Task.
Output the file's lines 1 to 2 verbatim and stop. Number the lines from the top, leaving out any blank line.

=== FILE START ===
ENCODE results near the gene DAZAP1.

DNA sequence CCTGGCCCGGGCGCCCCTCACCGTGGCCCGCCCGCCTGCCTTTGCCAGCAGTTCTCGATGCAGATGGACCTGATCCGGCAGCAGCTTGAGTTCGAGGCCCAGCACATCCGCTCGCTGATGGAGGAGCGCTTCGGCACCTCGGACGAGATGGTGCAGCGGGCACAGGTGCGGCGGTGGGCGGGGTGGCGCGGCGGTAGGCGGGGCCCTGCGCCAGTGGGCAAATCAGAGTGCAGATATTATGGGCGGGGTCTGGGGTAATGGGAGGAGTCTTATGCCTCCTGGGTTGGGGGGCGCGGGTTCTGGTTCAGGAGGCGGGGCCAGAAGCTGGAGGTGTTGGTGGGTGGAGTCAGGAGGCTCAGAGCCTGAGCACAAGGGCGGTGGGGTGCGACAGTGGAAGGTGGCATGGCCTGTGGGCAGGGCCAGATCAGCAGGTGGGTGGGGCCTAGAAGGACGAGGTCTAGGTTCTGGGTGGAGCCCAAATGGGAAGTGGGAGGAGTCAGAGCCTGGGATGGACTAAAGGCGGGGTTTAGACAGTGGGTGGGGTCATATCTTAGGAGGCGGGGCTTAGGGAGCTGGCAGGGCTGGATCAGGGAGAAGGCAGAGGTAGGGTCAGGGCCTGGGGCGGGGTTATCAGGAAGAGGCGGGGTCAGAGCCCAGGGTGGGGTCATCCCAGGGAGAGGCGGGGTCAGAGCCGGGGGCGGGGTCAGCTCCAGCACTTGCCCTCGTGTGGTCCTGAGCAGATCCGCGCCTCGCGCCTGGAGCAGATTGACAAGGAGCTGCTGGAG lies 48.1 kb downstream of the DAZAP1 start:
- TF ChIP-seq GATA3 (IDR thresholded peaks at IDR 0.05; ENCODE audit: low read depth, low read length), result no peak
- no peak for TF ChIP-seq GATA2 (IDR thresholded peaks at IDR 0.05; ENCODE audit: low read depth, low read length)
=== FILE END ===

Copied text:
ENCODE results near the gene DAZAP1.

DNA sequence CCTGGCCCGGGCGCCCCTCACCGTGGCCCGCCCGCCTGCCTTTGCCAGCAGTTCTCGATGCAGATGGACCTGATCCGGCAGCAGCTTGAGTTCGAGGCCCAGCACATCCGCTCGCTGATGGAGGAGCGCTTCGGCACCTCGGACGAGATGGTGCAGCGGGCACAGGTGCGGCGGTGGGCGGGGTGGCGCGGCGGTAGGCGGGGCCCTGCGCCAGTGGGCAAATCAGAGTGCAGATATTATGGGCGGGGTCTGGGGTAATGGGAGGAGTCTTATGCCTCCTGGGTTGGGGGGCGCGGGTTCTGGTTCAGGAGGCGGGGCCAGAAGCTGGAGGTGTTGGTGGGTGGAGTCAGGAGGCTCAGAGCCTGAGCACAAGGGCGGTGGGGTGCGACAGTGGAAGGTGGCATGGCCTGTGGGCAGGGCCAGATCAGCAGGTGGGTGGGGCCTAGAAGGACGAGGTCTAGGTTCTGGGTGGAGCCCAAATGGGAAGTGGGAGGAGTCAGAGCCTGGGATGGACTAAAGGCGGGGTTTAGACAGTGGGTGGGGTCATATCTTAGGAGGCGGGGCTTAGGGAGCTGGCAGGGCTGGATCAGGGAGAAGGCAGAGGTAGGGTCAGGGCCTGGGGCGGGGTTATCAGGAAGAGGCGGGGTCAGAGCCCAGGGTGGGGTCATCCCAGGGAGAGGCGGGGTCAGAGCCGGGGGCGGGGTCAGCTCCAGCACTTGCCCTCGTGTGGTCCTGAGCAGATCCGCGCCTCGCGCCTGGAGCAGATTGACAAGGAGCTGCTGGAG lies 48.1 kb downstream of the DAZAP1 start: